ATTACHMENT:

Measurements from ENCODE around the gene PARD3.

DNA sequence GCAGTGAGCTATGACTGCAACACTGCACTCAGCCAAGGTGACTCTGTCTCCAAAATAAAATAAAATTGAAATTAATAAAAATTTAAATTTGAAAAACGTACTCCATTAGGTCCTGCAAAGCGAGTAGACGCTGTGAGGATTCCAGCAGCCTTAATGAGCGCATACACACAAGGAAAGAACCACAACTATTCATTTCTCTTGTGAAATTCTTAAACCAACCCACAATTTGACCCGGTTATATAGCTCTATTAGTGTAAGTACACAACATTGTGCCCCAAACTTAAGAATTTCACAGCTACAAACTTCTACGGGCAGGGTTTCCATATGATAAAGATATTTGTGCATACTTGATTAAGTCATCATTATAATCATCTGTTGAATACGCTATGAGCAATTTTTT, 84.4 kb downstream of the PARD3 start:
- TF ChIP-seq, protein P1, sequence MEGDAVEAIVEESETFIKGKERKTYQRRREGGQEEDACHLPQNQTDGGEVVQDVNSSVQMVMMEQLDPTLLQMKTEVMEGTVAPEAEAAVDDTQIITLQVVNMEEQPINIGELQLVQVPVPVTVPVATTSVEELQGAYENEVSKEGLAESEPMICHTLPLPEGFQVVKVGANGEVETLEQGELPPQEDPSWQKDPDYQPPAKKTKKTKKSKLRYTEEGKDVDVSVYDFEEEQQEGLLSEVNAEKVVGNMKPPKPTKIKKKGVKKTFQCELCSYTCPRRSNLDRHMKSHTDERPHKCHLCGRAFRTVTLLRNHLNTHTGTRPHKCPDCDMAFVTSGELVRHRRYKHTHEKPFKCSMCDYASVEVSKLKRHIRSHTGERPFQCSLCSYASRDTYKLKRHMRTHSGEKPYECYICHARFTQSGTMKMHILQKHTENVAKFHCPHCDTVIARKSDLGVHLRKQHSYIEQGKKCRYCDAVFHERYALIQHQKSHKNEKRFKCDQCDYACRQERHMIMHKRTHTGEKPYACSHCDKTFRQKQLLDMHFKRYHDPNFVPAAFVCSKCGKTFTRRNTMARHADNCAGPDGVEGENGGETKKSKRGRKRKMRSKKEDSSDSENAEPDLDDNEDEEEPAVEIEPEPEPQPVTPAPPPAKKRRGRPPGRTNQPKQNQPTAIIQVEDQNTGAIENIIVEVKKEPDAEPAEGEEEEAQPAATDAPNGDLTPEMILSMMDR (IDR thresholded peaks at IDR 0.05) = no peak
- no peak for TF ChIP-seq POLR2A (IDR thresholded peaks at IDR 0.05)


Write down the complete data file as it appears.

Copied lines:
Measurements from ENCODE around the gene PARD3.

DNA sequence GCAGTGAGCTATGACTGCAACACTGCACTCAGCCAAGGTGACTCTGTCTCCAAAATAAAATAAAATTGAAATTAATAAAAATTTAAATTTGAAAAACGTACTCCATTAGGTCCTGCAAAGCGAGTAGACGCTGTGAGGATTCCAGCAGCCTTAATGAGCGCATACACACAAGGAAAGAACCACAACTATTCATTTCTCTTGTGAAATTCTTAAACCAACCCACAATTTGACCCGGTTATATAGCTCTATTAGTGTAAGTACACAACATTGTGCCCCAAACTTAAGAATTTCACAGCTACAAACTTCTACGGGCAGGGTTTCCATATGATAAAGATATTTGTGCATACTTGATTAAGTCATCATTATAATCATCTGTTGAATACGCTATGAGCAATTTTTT, 84.4 kb downstream of the PARD3 start:
- TF ChIP-seq, protein P1, sequence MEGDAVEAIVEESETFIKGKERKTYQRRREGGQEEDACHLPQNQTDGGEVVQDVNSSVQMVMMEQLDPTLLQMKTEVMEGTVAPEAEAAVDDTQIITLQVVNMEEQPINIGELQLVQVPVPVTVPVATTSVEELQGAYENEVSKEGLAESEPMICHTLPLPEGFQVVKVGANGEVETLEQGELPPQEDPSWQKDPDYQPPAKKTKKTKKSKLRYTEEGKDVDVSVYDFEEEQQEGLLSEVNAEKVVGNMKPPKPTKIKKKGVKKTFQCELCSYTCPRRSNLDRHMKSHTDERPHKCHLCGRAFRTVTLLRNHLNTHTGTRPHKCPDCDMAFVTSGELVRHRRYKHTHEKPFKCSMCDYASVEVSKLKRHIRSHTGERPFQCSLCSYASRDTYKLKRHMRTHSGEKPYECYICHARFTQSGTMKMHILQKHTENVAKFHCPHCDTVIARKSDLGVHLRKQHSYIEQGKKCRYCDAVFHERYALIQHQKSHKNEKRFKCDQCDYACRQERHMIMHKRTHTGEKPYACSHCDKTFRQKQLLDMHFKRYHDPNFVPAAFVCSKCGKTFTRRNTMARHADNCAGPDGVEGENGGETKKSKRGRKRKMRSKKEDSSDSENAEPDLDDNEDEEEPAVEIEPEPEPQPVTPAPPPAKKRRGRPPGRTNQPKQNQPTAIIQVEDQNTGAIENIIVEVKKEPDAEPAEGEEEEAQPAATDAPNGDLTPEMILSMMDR (IDR thresholded peaks at IDR 0.05) = no peak
- no peak for TF ChIP-seq POLR2A (IDR thresholded peaks at IDR 0.05)